Emergency Tooth Extraction and Athletes

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When there's a collision between players or an athlete gets smacked in the face with a stick or ball, parents on the sidelines may gasp. Are the kids OK? Will an emergency tooth extraction need to be performed on any damaged teeth?

The National Journal of Maxillofacial Surgery reports that 11 to 40 percent of all sports injuries involve the face, thus the teeth are in the line of fire. If a tooth gets knocked out, can the athlete's smile be repaired? Is there a way to prevent dental injury?

What Are the Most Dangerous Sports?

Football, girls' soccer, boys' wrestling, girls' basketball and boys' ice hockey were the sports with the highest concussion rates, according to a study published in the American Journal of Sports Medicine. Girls suffered more concussions than boys. The concussion rate may correlate with the number of dental injuries among athletes.

Sports Health reported the results of a PubMed search conducted from 1960 through April of 2012 to determine the most frequently seen sports related dental injuries in the mouth. These dental injuries included tooth intrusion (displacement of tooth into bone), tooth extrusion (partial displacement of tooth out of socket) and tooth avulsion (complete displacement of tooth out of socket) and temporomandibular joint dislocation.

When Is a Tooth Extraction Necessary?

An emergency tooth extraction may have to be performed when there is dental pain from a tooth that can't be repaired or a tooth that interferes with oral function. The main two indications to extract the tooth would be that the root is fractured or the crown of the tooth is fractured deep below the gumline. Traumatic injury usually involve an upper front tooth, the most common being a central incisor.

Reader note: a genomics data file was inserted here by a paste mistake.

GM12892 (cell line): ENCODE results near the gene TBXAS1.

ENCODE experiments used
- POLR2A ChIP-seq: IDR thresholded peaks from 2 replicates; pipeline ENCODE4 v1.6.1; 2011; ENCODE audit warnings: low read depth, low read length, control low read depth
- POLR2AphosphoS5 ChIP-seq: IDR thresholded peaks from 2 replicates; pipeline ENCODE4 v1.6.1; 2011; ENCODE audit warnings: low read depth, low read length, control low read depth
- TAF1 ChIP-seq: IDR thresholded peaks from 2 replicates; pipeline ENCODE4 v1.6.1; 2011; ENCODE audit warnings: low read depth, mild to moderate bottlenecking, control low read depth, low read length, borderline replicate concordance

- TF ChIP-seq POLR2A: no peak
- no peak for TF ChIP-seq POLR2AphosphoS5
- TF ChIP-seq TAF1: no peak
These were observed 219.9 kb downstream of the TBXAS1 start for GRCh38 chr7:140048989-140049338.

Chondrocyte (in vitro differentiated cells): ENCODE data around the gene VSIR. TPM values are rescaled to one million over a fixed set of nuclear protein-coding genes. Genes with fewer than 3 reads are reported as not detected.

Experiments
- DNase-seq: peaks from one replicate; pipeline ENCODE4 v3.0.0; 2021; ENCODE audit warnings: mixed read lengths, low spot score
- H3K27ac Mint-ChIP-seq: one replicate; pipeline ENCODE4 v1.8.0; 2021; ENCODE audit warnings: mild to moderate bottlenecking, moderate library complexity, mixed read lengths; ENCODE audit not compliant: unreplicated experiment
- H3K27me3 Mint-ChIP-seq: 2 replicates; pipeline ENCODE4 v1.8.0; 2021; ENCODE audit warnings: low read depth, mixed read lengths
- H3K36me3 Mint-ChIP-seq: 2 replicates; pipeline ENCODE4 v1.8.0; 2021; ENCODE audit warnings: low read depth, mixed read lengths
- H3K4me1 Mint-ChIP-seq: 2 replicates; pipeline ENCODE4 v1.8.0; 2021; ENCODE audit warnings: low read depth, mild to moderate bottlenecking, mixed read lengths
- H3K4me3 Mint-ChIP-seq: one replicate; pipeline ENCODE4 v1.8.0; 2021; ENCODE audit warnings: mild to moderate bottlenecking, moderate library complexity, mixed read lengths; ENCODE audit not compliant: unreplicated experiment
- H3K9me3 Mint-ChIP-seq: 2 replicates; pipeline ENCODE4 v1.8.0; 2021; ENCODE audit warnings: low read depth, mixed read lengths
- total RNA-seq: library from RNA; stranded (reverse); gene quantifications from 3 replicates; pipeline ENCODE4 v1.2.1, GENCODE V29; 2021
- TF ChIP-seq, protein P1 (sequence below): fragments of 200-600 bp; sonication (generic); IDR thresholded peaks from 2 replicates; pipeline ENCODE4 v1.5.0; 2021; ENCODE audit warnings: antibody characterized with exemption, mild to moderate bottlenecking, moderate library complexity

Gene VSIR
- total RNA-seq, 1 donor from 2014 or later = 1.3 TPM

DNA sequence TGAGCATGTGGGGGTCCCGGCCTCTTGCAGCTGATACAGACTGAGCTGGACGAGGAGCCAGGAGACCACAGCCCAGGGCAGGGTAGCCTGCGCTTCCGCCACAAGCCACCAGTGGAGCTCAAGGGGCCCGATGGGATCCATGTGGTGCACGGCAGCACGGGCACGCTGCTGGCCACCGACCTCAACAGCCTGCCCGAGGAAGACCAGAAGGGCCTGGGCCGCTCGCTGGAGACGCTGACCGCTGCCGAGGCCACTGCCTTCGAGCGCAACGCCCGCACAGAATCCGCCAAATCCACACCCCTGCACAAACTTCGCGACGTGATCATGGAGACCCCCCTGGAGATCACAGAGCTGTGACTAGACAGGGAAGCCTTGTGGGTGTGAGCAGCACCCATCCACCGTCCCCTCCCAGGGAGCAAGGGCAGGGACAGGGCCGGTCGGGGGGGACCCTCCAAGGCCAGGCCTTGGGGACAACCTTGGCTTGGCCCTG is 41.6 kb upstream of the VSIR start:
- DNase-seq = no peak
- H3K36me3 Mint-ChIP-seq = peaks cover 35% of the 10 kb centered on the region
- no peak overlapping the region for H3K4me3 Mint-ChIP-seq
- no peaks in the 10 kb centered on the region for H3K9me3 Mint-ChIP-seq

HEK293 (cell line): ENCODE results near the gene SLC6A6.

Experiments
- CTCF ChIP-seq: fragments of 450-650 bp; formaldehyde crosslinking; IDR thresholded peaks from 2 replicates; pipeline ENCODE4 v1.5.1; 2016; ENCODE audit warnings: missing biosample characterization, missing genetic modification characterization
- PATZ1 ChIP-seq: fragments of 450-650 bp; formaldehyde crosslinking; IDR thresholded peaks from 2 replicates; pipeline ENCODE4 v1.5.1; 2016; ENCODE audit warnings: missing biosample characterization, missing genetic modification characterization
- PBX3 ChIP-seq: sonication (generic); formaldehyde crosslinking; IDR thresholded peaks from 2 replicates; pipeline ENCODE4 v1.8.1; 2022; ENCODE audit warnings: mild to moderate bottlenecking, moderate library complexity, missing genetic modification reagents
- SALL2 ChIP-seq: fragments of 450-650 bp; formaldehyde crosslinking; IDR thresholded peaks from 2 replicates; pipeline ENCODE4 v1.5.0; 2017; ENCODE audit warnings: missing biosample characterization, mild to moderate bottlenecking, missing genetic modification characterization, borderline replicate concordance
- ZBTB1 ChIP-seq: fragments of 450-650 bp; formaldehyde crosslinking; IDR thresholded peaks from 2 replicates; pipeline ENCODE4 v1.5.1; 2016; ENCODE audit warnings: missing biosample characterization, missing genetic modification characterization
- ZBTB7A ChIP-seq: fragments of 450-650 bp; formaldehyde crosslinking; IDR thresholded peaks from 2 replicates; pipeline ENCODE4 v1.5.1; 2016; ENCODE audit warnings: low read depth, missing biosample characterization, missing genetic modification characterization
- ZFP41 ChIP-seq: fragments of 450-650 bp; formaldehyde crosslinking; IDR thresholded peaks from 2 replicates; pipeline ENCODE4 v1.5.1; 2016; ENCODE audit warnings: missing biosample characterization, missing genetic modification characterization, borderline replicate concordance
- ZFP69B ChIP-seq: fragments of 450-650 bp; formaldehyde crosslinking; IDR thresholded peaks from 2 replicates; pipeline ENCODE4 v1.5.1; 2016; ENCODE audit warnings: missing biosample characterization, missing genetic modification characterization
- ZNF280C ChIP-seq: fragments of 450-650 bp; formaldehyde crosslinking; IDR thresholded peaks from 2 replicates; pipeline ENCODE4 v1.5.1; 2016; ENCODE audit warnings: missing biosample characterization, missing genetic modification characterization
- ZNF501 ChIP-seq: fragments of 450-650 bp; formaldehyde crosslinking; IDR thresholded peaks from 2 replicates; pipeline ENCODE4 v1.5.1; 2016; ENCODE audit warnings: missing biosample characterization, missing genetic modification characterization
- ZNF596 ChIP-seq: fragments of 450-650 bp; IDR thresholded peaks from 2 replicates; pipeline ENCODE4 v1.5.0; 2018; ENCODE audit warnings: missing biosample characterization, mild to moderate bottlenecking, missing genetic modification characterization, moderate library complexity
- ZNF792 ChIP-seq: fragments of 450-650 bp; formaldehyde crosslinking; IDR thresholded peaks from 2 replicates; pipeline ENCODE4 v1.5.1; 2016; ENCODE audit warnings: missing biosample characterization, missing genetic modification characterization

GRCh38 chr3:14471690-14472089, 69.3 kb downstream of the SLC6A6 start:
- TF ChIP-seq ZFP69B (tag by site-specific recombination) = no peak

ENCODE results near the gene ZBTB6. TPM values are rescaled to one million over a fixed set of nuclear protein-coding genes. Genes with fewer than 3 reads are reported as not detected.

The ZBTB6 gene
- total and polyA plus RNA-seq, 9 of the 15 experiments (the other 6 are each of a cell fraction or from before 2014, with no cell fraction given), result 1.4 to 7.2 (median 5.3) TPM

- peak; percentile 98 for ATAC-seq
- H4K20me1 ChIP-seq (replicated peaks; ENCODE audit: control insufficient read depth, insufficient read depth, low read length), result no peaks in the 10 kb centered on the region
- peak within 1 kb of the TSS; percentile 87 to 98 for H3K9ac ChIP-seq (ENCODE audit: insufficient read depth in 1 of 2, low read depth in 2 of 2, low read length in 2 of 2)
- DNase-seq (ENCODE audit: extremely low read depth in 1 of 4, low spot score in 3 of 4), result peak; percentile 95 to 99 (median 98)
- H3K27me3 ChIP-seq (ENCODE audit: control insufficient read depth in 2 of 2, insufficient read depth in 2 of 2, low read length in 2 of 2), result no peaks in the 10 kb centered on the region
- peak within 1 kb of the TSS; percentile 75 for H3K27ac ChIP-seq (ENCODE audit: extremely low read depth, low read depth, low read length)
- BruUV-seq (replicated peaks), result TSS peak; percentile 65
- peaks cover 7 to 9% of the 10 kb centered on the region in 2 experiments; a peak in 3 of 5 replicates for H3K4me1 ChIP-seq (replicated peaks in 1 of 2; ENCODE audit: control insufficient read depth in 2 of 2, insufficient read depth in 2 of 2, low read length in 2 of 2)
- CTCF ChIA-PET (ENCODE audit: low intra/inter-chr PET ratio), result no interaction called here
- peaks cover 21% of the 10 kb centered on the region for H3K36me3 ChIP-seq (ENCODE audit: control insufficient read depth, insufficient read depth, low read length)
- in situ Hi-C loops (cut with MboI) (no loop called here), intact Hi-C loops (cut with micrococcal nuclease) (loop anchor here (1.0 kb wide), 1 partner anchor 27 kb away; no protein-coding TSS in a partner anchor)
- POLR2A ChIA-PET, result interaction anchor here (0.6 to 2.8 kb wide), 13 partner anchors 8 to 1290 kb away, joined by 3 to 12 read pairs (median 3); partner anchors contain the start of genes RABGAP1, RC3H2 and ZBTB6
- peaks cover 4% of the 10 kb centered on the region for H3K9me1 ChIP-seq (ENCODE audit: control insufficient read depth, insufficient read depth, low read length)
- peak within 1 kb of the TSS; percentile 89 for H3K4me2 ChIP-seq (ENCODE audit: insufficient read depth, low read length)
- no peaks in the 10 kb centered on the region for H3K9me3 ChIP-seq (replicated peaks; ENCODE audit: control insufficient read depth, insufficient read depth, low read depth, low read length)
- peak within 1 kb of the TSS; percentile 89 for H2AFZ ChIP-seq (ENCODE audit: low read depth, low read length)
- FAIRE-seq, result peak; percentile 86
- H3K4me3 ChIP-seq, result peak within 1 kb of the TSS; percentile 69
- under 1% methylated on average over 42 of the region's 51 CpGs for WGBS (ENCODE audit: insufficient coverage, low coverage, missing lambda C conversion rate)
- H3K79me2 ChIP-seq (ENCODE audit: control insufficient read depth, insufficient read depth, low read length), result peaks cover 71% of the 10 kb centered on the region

Injury from trauma does not necessarily lead to an emergency extraction of a tooth, though other forms of emergency dental treatment may be needed. Fracture of the crown of a tooth is the most common severe injury. A dental concussion is the most common injury secondary to trauma, according to a study published in BMC Oral Health. This is from a force hitting the tooth without fracturing or displacing it. Next, a tooth can suffer luxation or displaced either deeper under the gum or in another direction.

The first concern with trauma to the mid-facial region is that are there broken bones or a concussion. The jaw joint should be evaluated for damage. Look for limited ability to open the mouth, deviation to one side on opening, or pain on opening and closing. Soft tissue injury to the lips, gingiva and tongue are possible. The injury that requires the most immediate attention is an avulsed tooth, followed by a displaced tooth.

Is a Knocked-out Tooth Salvageable?

With a tooth that has been completely knocked out of the socket, it's important to get it back in as fast as possible. If you don't feel confident placing it back into the socket yourself, then it has to be preserved outside the mouth until you see the dentist. Do not scrape it or wash it off. Placing the tooth in milk, salt water or saliva is a quick temporary fix for preserving a knocked out tooth; however, the tooth needs to be inserted in less than an hour to give it the best long-term prognosis.

The tooth, depending on how developed its roots are, may require a root canal treatment. The tooth will need to be splinted to the other teeth for several weeks. If the roots aren't broken, it's worth it to place it back into the socket and see how it heals. A tooth that has been shifted into the wrong position should be repositioned as soon as possible and stabilized with a splint for several weeks. The repositioning may also require some future orthodontic care to move it into the original position.

Can You Prevent Dental Injury?

Sports injuries to teeth can be prevented or the trauma minimized with the use of a mouth guard. Coaches need to insist that players wear them. The better the quality and fit of the guard, the more protection it provides. An impression is taken by a dentist and then sent to a dental laboratory which will professionally manufacture the best-fitting and highest-performing mouth guard. A poll published in Dental Traumatology reports that athletes prefer custom-made mouth guards over boil-and-bite models. Custom-made forms were more comfortable, didn't affect breathing and provided the best protection; though any type of guard is better than no guard at all.

Before the start of every sport season, see your dentist to discuss how to best protect your child's teeth.